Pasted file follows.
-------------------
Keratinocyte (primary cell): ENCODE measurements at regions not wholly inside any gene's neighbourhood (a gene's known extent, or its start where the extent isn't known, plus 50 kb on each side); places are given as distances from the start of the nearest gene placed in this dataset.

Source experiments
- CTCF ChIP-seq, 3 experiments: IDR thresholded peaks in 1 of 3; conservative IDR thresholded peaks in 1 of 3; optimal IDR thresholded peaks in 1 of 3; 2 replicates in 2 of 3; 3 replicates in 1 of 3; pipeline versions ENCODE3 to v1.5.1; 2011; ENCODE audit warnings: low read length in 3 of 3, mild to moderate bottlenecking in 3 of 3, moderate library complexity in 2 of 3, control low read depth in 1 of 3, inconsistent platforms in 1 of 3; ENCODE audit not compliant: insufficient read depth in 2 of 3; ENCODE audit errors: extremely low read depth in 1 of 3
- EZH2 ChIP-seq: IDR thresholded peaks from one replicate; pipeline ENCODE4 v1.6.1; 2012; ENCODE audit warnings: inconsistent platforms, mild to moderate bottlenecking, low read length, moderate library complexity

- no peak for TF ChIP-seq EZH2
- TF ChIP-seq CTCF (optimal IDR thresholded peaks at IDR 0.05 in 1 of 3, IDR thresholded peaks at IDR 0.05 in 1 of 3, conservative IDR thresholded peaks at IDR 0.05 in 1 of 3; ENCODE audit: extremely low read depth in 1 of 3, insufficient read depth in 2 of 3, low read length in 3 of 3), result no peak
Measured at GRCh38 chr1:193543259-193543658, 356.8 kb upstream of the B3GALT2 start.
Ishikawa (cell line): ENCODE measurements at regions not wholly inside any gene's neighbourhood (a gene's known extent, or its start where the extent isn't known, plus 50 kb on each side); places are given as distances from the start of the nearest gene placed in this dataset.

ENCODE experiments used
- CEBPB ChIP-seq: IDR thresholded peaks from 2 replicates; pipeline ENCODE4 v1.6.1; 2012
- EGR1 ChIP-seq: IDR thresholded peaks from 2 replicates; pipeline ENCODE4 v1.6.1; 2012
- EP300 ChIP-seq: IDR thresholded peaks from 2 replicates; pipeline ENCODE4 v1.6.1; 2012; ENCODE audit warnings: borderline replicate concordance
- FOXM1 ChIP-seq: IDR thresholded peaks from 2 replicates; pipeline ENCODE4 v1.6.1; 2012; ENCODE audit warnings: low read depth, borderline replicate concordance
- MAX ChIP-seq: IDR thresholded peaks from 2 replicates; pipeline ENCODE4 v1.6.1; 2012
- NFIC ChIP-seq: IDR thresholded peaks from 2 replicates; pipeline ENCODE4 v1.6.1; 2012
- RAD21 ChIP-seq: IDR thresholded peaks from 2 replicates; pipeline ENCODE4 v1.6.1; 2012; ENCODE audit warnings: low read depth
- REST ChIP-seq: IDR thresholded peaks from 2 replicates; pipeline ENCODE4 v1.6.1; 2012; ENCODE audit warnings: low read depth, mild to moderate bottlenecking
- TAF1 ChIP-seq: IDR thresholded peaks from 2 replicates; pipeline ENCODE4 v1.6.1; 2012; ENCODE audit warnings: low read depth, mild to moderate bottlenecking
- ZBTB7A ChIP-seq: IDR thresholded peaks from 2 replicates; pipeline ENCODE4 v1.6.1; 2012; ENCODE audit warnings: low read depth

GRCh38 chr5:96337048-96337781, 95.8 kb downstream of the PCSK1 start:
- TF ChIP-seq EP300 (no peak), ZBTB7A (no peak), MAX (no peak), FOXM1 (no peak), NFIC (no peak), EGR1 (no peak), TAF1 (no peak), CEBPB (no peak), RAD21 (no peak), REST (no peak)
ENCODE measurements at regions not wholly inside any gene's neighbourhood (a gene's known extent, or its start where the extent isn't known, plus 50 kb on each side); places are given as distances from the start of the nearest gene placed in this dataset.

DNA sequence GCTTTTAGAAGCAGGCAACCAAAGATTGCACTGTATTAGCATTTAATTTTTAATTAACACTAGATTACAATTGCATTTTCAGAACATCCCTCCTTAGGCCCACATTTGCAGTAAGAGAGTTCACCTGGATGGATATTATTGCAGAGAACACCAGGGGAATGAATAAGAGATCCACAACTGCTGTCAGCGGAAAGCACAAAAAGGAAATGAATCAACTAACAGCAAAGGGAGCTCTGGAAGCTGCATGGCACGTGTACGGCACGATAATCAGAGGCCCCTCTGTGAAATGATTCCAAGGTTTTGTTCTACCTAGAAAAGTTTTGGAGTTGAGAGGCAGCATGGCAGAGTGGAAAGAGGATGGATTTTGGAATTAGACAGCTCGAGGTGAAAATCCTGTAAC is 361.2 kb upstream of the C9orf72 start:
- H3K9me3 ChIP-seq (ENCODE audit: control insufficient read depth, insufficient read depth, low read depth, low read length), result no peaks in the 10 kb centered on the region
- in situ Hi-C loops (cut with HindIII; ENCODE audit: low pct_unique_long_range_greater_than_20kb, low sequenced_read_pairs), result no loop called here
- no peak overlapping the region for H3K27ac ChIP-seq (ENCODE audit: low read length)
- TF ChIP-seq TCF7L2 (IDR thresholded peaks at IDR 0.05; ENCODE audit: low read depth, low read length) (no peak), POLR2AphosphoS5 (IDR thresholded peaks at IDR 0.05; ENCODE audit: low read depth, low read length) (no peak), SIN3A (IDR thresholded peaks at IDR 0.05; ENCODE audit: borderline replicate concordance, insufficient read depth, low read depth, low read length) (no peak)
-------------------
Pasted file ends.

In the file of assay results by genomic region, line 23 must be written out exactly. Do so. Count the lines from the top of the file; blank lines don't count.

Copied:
DNA sequence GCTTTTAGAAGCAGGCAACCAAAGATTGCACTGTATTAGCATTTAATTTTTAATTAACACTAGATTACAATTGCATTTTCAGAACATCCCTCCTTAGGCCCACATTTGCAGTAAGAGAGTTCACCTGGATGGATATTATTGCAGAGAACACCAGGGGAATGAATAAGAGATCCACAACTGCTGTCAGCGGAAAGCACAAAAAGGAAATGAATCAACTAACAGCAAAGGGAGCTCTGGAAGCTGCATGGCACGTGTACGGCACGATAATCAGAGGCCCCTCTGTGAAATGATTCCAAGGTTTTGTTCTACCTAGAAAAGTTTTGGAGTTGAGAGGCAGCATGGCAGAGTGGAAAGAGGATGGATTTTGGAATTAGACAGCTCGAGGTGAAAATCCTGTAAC is 361.2 kb upstream of the C9orf72 start: